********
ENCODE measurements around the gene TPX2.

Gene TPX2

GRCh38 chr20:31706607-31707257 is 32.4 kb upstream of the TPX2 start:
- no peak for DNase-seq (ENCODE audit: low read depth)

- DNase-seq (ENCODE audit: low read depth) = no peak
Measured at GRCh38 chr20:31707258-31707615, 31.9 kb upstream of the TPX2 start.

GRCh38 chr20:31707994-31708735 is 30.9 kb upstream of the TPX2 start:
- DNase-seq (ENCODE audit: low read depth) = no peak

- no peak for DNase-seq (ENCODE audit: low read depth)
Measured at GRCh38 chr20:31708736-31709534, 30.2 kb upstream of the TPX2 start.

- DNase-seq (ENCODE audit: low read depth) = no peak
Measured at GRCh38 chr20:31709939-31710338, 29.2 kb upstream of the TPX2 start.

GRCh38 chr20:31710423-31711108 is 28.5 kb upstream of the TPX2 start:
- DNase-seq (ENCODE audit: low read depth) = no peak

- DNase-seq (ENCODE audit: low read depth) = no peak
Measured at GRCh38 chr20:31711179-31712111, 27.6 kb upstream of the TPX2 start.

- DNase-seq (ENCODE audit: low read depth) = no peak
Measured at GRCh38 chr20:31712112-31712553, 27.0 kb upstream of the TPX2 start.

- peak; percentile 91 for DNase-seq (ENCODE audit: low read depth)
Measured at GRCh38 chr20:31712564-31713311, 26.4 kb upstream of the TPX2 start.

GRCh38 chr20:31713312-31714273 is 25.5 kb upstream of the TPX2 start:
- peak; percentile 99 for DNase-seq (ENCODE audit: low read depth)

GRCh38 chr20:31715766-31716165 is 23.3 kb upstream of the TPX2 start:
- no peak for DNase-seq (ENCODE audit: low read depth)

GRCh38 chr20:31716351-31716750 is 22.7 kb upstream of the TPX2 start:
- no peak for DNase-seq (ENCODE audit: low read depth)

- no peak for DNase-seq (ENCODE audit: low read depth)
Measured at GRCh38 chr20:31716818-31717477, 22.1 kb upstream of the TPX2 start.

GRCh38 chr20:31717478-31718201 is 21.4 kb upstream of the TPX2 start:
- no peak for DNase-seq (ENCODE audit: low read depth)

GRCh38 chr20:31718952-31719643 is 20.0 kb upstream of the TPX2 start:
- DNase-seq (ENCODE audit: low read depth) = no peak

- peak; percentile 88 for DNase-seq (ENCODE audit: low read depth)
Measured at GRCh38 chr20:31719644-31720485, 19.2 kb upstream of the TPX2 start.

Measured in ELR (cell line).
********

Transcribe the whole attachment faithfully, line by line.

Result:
ENCODE measurements around the gene TPX2.

Gene TPX2

GRCh38 chr20:31706607-31707257 is 32.4 kb upstream of the TPX2 start:
- no peak for DNase-seq (ENCODE audit: low read depth)

- DNase-seq (ENCODE audit: low read depth) = no peak
Measured at GRCh38 chr20:31707258-31707615, 31.9 kb upstream of the TPX2 start.

GRCh38 chr20:31707994-31708735 is 30.9 kb upstream of the TPX2 start:
- DNase-seq (ENCODE audit: low read depth) = no peak

- no peak for DNase-seq (ENCODE audit: low read depth)
Measured at GRCh38 chr20:31708736-31709534, 30.2 kb upstream of the TPX2 start.

- DNase-seq (ENCODE audit: low read depth) = no peak
Measured at GRCh38 chr20:31709939-31710338, 29.2 kb upstream of the TPX2 start.

GRCh38 chr20:31710423-31711108 is 28.5 kb upstream of the TPX2 start:
- DNase-seq (ENCODE audit: low read depth) = no peak

- DNase-seq (ENCODE audit: low read depth) = no peak
Measured at GRCh38 chr20:31711179-31712111, 27.6 kb upstream of the TPX2 start.

- DNase-seq (ENCODE audit: low read depth) = no peak
Measured at GRCh38 chr20:31712112-31712553, 27.0 kb upstream of the TPX2 start.

- peak; percentile 91 for DNase-seq (ENCODE audit: low read depth)
Measured at GRCh38 chr20:31712564-31713311, 26.4 kb upstream of the TPX2 start.

GRCh38 chr20:31713312-31714273 is 25.5 kb upstream of the TPX2 start:
- peak; percentile 99 for DNase-seq (ENCODE audit: low read depth)

GRCh38 chr20:31715766-31716165 is 23.3 kb upstream of the TPX2 start:
- no peak for DNase-seq (ENCODE audit: low read depth)

GRCh38 chr20:31716351-31716750 is 22.7 kb upstream of the TPX2 start:
- no peak for DNase-seq (ENCODE audit: low read depth)

- no peak for DNase-seq (ENCODE audit: low read depth)
Measured at GRCh38 chr20:31716818-31717477, 22.1 kb upstream of the TPX2 start.

GRCh38 chr20:31717478-31718201 is 21.4 kb upstream of the TPX2 start:
- no peak for DNase-seq (ENCODE audit: low read depth)

GRCh38 chr20:31718952-31719643 is 20.0 kb upstream of the TPX2 start:
- DNase-seq (ENCODE audit: low read depth) = no peak

- peak; percentile 88 for DNase-seq (ENCODE audit: low read depth)
Measured at GRCh38 chr20:31719644-31720485, 19.2 kb upstream of the TPX2 start.

Measured in ELR (cell line).